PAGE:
Friday, June 29, 2001
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The Boston Globe's Series, 'Secret History of World War II' Reports On Holocaust Plans and a Dark Note to The US Liberation of Dachau
Two special reports to be published Sunday and Monday, July 1 and 2
BOSTON--(BUSINESS WIRE)--June 29, 2001-- The Boston Globe's continuing year-long series, "The Secret History of World War II," resumes Sunday and Monday, July 1 and 2, with two significant reports, one about the Nazi's Holocaust plans and a second about a dark side to the American liberation of the Dachau death camp.
On Sunday, July 1, the Globe reports on a declassified document showing that the U.S. knew about Nazi plans for the Holocaust six months earlier than previously believed. A leading historian who discovered the November 1941 document independent of the Globe said the dispatch raises new questions about what the Allies could have done to prevent what became the central horror of the war.
The dispatch is among the three million pages of documents released by U.S. intelligence agencies under the 1998 Nazi War Crimes Disclosure Act. The declassified records, unprecedented in their breadth and depth of detail, are the dossiers that the CIA had previously refused to open to public scrutiny because they contained the names of sources and described the precise way that missions were carried out.
Among the other revelations in The Boston Globe story, by staff reporter Mark Fritz, are details of a U.S. intelligence effort to block the creation of Israel.
On Monday, July 2, Globe staff reporter Thomas Farragher investigates a dark footnote to the American liberation of the Nazi death camp at Dachau. He details a virtually unexplored murder probe in which investigators concluded that some of the GI's who rounded up elite SS prisoners were murderers, not heroes.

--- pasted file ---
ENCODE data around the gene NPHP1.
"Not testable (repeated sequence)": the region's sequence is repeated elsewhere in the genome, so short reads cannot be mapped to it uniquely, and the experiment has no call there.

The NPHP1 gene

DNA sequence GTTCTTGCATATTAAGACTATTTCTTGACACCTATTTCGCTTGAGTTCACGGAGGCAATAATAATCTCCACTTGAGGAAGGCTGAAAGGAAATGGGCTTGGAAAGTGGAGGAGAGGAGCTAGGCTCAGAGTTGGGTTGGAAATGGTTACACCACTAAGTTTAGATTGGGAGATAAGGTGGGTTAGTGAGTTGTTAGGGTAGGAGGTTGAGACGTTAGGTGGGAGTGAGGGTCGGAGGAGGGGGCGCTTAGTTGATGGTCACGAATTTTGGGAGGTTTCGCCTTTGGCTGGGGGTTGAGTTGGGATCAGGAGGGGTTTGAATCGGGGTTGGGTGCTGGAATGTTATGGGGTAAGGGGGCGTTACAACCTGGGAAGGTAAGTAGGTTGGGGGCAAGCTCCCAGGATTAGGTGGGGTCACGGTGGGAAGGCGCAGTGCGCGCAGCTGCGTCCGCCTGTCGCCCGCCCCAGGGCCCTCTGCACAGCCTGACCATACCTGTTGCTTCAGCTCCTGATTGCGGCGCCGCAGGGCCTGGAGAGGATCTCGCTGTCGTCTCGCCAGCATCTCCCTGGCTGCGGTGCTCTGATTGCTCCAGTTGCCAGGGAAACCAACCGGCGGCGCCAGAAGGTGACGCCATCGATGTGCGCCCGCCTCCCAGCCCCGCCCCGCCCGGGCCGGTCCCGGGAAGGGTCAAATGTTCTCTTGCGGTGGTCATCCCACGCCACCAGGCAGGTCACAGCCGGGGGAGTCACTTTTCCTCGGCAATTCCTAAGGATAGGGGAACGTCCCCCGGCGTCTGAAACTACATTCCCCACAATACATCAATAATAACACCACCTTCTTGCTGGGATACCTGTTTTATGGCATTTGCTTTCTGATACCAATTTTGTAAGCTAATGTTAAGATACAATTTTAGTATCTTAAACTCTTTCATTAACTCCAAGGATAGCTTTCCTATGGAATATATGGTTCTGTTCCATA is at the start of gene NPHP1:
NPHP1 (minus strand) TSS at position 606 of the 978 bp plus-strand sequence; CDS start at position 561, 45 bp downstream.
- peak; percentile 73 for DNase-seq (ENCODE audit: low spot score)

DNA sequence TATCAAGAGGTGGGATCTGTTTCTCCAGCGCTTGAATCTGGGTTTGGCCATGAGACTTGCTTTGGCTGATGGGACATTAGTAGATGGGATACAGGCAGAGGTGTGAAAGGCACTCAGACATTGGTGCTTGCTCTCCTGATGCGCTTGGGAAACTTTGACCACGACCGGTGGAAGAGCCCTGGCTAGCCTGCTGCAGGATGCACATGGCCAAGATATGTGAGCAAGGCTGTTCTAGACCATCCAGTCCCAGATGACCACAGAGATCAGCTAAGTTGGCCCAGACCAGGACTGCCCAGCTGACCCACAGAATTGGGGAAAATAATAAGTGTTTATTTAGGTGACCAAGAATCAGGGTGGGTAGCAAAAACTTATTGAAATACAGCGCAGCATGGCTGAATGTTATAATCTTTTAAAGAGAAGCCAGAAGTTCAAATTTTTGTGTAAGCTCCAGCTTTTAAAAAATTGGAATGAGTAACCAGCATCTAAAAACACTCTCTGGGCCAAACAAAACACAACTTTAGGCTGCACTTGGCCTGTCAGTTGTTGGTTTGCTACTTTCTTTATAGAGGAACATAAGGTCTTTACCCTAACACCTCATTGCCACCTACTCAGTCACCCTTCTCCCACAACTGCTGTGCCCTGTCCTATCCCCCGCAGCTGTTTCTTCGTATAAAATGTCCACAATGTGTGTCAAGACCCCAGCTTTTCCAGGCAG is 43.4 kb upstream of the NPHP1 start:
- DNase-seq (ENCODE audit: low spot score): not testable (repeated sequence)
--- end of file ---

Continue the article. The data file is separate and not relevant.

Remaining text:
Illustrated by Army Signal Corps photographs from the National Archives, the Globe will tell the story of the men from the war-worn 45th Infantry Division, some of whom -- when confronted with horrific evidence of the Holocaust -- reacted brutally. Army investigators concluded that at least 28 surrendered Germans were gunned down by Americans on the day the Nazi concentration camp was liberated in April 1945.
Douglas Brinkley, director of the Eisenhower Center for American Studies at the University of New Orleans, told the Globe that the episode represented "a low point in an otherwise gallant effort to beat fascism."
For its report, the Globe reviewed declassified top-secret documents, photographs, and the transcript of the Army Inspector General's investigation into the incident. The newspaper also interviewed men who participated or witnessed the shootings, as well as the lieutenant colonel, now a retired Colorado Supreme Court justice, who ordered the firing to stop.
The Globe report about the shootings at Dachau will be supplemented on the newspaper's website (www.boston.com/globe) where the transcript of the Army investigation and video clips from the men who took part in the shooting will be posted.
The Sunday story about the holocaust will be posted on the Globe's website at 2 p.m. Saturday, and the Monday story will appear on the web at 2 p.m. Sunday.
Contact: Boston Globe, Richard P. Gulla, 617-929-3288 firstname.lastname@example.org
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